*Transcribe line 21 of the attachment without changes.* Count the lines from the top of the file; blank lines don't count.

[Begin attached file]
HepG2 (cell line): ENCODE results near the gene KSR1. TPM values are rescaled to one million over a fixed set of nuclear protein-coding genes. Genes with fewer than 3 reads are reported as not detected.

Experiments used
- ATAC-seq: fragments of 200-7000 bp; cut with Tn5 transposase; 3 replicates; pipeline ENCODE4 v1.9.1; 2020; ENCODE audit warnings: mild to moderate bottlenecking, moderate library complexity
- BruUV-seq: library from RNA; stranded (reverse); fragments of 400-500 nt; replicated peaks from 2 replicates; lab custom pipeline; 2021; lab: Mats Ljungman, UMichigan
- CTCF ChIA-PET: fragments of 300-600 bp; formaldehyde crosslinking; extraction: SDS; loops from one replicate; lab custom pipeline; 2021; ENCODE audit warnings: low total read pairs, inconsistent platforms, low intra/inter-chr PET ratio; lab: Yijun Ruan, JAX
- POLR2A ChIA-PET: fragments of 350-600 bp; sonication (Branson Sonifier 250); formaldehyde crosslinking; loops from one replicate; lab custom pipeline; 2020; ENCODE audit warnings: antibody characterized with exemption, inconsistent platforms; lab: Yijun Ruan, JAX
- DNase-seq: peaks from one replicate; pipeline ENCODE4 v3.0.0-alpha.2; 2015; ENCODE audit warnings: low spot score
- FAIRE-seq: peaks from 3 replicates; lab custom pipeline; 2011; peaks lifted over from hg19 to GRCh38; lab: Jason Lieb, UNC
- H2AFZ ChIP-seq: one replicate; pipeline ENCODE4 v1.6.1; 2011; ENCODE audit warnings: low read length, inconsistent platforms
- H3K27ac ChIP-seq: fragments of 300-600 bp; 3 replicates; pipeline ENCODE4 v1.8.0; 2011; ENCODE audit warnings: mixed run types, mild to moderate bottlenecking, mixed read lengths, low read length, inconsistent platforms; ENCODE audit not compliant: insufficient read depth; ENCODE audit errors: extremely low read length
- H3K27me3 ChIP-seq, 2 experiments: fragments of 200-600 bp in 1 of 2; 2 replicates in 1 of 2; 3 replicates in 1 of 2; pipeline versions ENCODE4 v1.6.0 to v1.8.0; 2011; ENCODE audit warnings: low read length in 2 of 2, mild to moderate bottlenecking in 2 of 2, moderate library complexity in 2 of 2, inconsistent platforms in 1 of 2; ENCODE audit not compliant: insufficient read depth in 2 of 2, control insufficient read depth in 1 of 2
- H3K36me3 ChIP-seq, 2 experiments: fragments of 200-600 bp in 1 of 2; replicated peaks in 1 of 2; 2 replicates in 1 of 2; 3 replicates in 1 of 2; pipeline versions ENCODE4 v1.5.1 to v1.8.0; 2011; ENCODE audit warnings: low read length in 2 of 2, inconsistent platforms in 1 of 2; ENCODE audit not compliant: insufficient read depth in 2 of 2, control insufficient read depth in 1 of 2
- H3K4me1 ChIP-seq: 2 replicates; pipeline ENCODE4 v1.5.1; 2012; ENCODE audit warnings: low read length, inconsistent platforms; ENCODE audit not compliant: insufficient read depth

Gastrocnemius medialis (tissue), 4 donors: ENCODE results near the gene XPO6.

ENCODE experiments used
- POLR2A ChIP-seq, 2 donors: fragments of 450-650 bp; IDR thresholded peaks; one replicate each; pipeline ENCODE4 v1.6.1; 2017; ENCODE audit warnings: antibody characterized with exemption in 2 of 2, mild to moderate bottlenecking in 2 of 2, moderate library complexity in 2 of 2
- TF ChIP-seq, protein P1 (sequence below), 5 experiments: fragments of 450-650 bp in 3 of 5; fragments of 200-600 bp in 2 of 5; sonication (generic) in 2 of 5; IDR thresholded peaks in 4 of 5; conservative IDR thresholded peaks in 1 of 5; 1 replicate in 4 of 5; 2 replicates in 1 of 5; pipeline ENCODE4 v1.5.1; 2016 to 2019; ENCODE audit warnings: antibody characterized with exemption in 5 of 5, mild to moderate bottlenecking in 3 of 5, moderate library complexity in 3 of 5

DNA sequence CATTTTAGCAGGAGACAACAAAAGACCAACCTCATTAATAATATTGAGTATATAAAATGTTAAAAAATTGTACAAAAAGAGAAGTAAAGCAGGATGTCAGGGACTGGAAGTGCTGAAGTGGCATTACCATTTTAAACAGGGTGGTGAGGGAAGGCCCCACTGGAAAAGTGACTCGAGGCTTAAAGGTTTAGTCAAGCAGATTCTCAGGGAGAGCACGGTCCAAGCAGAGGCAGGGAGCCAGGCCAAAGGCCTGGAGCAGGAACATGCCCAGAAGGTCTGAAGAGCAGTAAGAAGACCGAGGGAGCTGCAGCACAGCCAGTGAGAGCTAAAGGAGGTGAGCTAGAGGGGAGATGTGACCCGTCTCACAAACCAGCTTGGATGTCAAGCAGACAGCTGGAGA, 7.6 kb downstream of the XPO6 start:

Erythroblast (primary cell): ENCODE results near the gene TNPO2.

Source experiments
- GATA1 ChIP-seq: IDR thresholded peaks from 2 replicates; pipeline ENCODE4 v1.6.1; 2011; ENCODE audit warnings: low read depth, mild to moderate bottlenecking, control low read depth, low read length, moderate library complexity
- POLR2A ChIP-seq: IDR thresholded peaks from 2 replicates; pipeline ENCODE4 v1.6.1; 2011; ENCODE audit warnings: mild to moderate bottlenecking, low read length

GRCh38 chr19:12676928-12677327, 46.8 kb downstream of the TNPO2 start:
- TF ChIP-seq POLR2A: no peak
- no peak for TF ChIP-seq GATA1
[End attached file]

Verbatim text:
- GATA1 ChIP-seq: IDR thresholded peaks from 2 replicates; pipeline ENCODE4 v1.6.1; 2011; ENCODE audit warnings: low read depth, mild to moderate bottlenecking, control low read depth, low read length, moderate library complexity